Fortress of Suomenlinna Built in the second half of the 18th century by Sweden on a group of islands located at the entrance of Helsinki’s harbour, this fortress is an especially interesting example of European military architecture of the time.
Bronze Age Burial Site of Sammallahdenmäki (on way from Helsinki to Turku)
This Bronze Age burial site features more than 30 granite burial cairns, providing a unique insight into the funerary practices and social and religious structures of northern Europe more than three millennia ago. The Sammallahdenmäki cairn cemetery bears exceptional witness to the society of the Bronze Age of Scandinavia. The Sammallahdenmäki cemetery is an outstanding example of Bronze Age funerary practices in Scandinavia.
Situated on the Gulf of Botnia, Rauma is one of the oldest harbours in Finland. Built around a Franciscan monastery, where the mid-15th-century Holy Cross Church still stands, it is an outstanding example of an old Nordic city constructed in wood. Although ravaged by fire in the late 17th century, it has preserved its ancient vernacular architectural heritage.
Royal Domain of Drottningholm (Stockholm)
The Royal Domain of Drottningholm stands on an island in Lake Mälar in a suburb of Stockholm. With its castle, perfectly preserved theatre (built in 1766), Chinese pavilion and gardens, it is the finest example of an 18th-century north European royal residence inspired by the Palace of Versailles.
The Birka archaeological site is located on Björkö Island in Lake Mälar and was occupied in the 9th and 10th centuries. Hovgården is situated on the neighbouring island of Adelsö. Together, they make up an archaeological complex which illustrates the elaborate trading networks of Viking-Age Europe and their influence on the subsequent history of Scandinavia. Birka was also important as the site of the first Christian congregation in Sweden, founded in 831 by St Ansgar.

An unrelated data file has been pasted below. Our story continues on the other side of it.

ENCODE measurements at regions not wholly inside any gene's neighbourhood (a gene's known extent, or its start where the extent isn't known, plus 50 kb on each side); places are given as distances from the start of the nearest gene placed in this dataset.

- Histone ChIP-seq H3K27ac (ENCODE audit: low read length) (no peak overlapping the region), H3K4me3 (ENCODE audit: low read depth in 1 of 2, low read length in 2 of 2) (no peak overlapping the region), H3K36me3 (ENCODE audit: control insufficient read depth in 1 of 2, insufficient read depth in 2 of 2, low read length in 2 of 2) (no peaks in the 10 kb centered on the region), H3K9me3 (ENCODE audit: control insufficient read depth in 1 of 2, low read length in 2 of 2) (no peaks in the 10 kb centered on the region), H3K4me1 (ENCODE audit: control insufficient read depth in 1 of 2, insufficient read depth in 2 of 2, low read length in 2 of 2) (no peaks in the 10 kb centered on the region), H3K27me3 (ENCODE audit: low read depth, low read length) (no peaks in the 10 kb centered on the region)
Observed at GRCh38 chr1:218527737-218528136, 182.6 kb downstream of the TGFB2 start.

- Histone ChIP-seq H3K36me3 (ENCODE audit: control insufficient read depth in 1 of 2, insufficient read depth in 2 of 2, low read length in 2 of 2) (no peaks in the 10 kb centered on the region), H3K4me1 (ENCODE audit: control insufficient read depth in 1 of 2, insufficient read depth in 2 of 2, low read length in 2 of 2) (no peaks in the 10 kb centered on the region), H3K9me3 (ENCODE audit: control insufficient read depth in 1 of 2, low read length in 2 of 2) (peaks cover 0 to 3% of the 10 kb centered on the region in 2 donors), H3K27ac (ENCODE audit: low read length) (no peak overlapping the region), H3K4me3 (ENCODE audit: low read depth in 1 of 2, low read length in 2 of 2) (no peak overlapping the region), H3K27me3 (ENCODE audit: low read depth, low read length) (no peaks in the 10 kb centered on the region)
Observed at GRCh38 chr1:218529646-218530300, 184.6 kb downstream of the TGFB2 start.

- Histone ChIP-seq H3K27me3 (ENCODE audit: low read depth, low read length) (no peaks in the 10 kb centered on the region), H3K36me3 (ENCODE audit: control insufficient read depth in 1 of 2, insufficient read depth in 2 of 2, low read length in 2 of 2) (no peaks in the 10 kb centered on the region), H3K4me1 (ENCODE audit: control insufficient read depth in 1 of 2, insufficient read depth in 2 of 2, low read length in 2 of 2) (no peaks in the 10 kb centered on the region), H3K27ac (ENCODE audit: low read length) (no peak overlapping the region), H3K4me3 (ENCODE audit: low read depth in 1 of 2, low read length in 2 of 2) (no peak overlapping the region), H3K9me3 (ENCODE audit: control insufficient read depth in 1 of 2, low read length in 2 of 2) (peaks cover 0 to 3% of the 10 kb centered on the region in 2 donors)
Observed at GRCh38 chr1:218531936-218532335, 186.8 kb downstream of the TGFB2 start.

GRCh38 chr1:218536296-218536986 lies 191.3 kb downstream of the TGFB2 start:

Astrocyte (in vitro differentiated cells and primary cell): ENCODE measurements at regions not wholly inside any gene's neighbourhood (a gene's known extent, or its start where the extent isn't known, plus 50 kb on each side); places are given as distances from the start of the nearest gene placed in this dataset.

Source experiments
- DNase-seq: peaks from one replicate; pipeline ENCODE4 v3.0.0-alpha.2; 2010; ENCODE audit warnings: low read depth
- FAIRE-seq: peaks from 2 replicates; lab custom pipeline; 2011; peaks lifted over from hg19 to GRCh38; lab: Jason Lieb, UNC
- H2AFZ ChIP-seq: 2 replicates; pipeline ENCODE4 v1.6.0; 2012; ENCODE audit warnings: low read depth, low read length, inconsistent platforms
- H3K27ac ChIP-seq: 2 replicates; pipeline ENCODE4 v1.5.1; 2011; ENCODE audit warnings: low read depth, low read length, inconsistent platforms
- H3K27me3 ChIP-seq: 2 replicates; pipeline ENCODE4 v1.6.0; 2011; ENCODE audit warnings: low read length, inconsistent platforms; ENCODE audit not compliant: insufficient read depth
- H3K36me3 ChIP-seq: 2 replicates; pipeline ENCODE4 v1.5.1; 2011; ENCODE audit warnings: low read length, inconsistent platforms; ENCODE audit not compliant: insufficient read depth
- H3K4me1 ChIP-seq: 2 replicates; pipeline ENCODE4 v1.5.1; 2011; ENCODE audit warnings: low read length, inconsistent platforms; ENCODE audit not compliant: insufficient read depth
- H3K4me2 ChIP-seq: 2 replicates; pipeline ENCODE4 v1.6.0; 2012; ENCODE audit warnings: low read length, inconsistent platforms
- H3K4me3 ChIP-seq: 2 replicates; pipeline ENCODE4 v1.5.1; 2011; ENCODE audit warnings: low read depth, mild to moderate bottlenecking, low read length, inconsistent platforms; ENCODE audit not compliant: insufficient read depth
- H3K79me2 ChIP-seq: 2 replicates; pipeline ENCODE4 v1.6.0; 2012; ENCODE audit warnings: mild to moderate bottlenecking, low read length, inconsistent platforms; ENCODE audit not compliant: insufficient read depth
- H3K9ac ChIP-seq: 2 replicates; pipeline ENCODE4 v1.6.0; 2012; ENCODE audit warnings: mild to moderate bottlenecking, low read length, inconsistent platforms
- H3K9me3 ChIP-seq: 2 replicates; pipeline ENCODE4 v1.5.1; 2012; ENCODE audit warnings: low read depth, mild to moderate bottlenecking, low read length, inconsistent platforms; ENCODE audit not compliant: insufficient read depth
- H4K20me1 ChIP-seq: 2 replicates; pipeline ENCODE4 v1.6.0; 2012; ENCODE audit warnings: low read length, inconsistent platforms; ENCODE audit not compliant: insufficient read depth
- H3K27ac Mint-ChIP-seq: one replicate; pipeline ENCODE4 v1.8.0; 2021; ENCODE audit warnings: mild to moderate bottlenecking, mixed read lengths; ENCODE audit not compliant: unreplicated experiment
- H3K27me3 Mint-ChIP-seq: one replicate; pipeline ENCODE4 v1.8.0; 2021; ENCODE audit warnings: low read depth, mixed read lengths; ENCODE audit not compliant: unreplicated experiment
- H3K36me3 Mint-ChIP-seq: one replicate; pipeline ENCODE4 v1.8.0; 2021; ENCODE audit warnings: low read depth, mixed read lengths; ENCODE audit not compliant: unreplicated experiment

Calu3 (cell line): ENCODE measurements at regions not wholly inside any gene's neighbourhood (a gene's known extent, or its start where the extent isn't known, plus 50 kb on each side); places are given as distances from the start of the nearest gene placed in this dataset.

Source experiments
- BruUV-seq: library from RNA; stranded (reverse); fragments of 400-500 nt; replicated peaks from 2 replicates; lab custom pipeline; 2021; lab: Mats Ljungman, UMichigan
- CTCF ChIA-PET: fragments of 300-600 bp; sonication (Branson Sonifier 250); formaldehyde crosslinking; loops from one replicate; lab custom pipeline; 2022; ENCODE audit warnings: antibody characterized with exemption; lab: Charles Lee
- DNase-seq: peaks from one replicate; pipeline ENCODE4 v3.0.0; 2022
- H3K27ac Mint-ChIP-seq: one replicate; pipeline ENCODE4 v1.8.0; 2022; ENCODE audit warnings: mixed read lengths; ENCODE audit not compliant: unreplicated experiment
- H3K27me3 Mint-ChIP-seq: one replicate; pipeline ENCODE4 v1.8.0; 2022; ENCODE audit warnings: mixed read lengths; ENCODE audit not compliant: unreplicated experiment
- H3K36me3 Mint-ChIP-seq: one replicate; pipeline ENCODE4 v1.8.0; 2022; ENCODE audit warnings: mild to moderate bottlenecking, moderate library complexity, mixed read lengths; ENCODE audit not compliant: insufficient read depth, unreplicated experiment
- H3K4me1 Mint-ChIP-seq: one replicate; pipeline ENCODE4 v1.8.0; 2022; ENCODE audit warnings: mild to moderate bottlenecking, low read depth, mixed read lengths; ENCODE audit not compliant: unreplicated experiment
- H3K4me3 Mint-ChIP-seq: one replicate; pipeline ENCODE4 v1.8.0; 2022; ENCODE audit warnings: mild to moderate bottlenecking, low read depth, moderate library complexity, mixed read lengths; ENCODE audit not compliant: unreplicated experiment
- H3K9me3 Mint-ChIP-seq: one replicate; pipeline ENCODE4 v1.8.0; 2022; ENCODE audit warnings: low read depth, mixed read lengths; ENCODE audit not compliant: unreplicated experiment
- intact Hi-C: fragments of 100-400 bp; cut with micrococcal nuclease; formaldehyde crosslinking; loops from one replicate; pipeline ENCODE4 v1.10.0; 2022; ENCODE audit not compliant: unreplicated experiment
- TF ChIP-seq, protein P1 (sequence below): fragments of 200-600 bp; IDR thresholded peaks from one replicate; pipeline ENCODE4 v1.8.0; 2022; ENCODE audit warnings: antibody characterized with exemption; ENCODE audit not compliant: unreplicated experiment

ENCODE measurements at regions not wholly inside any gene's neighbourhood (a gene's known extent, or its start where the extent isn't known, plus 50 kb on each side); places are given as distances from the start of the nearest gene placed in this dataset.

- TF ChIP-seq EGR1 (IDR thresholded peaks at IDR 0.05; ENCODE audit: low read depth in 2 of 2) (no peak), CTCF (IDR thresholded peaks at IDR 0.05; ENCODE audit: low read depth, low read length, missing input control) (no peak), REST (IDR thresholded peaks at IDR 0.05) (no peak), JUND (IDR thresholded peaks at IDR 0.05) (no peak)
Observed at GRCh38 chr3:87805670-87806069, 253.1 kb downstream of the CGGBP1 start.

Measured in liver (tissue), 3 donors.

This Stockholm cemetery was created between 1917 and 1920 by two young architects, Asplund and Lewerentz, on the site of former gravel pits overgrown with pine trees. The design blends vegetation and architectural elements, taking advantage of irregularities in the site to create a landscape that is finely adapted to its function. It has had a profound influence in many countries of the world.
Bryggen, the old wharf of Bergen, is a reminder of the town’s importance as part of the Hanseatic League’s trading empire from the 14th to the mid-16th century. Many fires, the last in 1955, have ravaged the characteristic wooden houses of Bryggen. Its rebuilding has traditionally followed old patterns and methods, thus leaving its main structure preserved, which is a relic of an ancient wooden urban structure once common in Northern Europe. Today, some 62 buildings remain of this former townscape.
Rock Carvings in Tanum
The rock carvings in Tanum, in the north of Bohuslän, are a unique artistic achievement not only for their rich and varied motifs (depictions of humans and animals, weapons, boats and other subjects) but also for their cultural and chronological unity. They reveal the life and beliefs of people in Europe during the Bronze Age and are remarkable for their large numbers and outstanding quality.